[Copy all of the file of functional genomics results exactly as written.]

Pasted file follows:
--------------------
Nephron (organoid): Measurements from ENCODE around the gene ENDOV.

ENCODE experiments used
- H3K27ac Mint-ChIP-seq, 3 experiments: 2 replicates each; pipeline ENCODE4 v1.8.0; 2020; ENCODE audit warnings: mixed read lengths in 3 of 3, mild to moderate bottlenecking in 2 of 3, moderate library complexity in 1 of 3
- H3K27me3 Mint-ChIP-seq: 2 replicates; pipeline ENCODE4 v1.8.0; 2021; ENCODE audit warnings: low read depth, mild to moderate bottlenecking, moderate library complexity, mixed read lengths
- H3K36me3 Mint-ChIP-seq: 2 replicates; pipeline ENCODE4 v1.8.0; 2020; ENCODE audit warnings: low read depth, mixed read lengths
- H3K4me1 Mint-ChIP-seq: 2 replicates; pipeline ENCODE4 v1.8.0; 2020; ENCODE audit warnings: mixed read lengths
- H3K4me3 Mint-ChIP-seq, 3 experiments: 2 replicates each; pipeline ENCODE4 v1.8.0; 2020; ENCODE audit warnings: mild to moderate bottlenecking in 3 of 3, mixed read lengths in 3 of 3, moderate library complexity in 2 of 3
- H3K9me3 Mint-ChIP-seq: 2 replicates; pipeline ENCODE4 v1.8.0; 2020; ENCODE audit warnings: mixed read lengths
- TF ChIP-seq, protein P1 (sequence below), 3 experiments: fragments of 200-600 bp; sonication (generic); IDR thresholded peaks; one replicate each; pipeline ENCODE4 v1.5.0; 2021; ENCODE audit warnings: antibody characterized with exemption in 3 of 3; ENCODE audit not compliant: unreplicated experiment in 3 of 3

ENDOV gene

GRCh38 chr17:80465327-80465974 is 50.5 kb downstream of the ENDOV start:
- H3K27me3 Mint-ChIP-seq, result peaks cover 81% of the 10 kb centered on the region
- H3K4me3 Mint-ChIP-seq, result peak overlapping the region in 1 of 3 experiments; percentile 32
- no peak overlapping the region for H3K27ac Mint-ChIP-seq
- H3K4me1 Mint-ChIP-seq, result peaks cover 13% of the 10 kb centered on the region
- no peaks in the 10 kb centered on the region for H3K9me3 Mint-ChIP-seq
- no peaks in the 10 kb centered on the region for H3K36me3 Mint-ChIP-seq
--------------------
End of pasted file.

Nephron (organoid): Measurements from ENCODE around the gene ENDOV.

ENCODE experiments used
- H3K27ac Mint-ChIP-seq, 3 experiments: 2 replicates each; pipeline ENCODE4 v1.8.0; 2020; ENCODE audit warnings: mixed read lengths in 3 of 3, mild to moderate bottlenecking in 2 of 3, moderate library complexity in 1 of 3
- H3K27me3 Mint-ChIP-seq: 2 replicates; pipeline ENCODE4 v1.8.0; 2021; ENCODE audit warnings: low read depth, mild to moderate bottlenecking, moderate library complexity, mixed read lengths
- H3K36me3 Mint-ChIP-seq: 2 replicates; pipeline ENCODE4 v1.8.0; 2020; ENCODE audit warnings: low read depth, mixed read lengths
- H3K4me1 Mint-ChIP-seq: 2 replicates; pipeline ENCODE4 v1.8.0; 2020; ENCODE audit warnings: mixed read lengths
- H3K4me3 Mint-ChIP-seq, 3 experiments: 2 replicates each; pipeline ENCODE4 v1.8.0; 2020; ENCODE audit warnings: mild to moderate bottlenecking in 3 of 3, mixed read lengths in 3 of 3, moderate library complexity in 2 of 3
- H3K9me3 Mint-ChIP-seq: 2 replicates; pipeline ENCODE4 v1.8.0; 2020; ENCODE audit warnings: mixed read lengths
- TF ChIP-seq, protein P1 (sequence below), 3 experiments: fragments of 200-600 bp; sonication (generic); IDR thresholded peaks; one replicate each; pipeline ENCODE4 v1.5.0; 2021; ENCODE audit warnings: antibody characterized with exemption in 3 of 3; ENCODE audit not compliant: unreplicated experiment in 3 of 3

ENDOV gene

GRCh38 chr17:80465327-80465974 is 50.5 kb downstream of the ENDOV start:
- H3K27me3 Mint-ChIP-seq, result peaks cover 81% of the 10 kb centered on the region
- H3K4me3 Mint-ChIP-seq, result peak overlapping the region in 1 of 3 experiments; percentile 32
- no peak overlapping the region for H3K27ac Mint-ChIP-seq
- H3K4me1 Mint-ChIP-seq, result peaks cover 13% of the 10 kb centered on the region
- no peaks in the 10 kb centered on the region for H3K9me3 Mint-ChIP-seq
- no peaks in the 10 kb centered on the region for H3K36me3 Mint-ChIP-seq